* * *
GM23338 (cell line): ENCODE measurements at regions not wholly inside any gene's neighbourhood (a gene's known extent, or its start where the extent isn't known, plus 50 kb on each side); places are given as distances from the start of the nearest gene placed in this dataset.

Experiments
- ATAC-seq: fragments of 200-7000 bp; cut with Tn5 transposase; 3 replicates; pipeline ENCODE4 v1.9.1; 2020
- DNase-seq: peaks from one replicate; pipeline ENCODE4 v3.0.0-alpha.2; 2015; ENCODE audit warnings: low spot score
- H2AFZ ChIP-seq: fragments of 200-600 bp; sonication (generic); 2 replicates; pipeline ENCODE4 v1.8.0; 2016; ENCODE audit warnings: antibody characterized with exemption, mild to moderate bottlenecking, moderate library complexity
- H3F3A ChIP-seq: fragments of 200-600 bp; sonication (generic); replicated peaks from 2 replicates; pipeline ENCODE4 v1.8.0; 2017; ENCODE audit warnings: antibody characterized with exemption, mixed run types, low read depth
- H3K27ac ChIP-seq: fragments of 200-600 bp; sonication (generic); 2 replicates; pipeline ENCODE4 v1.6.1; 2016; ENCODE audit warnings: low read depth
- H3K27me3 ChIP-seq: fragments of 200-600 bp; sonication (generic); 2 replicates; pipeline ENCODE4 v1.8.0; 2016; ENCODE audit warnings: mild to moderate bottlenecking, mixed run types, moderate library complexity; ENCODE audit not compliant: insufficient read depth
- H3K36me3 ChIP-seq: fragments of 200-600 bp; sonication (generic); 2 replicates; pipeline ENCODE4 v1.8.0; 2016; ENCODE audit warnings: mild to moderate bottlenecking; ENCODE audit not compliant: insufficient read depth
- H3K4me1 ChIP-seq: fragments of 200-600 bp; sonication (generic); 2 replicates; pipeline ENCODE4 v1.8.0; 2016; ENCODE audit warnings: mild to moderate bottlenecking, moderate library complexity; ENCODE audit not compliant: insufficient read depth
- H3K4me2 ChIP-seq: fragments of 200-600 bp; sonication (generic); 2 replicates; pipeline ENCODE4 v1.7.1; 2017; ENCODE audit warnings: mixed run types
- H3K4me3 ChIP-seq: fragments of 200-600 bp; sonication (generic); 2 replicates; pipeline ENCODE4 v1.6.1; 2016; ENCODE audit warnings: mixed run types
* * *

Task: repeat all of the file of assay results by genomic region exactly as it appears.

GM23338 (cell line): ENCODE measurements at regions not wholly inside any gene's neighbourhood (a gene's known extent, or its start where the extent isn't known, plus 50 kb on each side); places are given as distances from the start of the nearest gene placed in this dataset.

Experiments
- ATAC-seq: fragments of 200-7000 bp; cut with Tn5 transposase; 3 replicates; pipeline ENCODE4 v1.9.1; 2020
- DNase-seq: peaks from one replicate; pipeline ENCODE4 v3.0.0-alpha.2; 2015; ENCODE audit warnings: low spot score
- H2AFZ ChIP-seq: fragments of 200-600 bp; sonication (generic); 2 replicates; pipeline ENCODE4 v1.8.0; 2016; ENCODE audit warnings: antibody characterized with exemption, mild to moderate bottlenecking, moderate library complexity
- H3F3A ChIP-seq: fragments of 200-600 bp; sonication (generic); replicated peaks from 2 replicates; pipeline ENCODE4 v1.8.0; 2017; ENCODE audit warnings: antibody characterized with exemption, mixed run types, low read depth
- H3K27ac ChIP-seq: fragments of 200-600 bp; sonication (generic); 2 replicates; pipeline ENCODE4 v1.6.1; 2016; ENCODE audit warnings: low read depth
- H3K27me3 ChIP-seq: fragments of 200-600 bp; sonication (generic); 2 replicates; pipeline ENCODE4 v1.8.0; 2016; ENCODE audit warnings: mild to moderate bottlenecking, mixed run types, moderate library complexity; ENCODE audit not compliant: insufficient read depth
- H3K36me3 ChIP-seq: fragments of 200-600 bp; sonication (generic); 2 replicates; pipeline ENCODE4 v1.8.0; 2016; ENCODE audit warnings: mild to moderate bottlenecking; ENCODE audit not compliant: insufficient read depth
- H3K4me1 ChIP-seq: fragments of 200-600 bp; sonication (generic); 2 replicates; pipeline ENCODE4 v1.8.0; 2016; ENCODE audit warnings: mild to moderate bottlenecking, moderate library complexity; ENCODE audit not compliant: insufficient read depth
- H3K4me2 ChIP-seq: fragments of 200-600 bp; sonication (generic); 2 replicates; pipeline ENCODE4 v1.7.1; 2017; ENCODE audit warnings: mixed run types
- H3K4me3 ChIP-seq: fragments of 200-600 bp; sonication (generic); 2 replicates; pipeline ENCODE4 v1.6.1; 2016; ENCODE audit warnings: mixed run types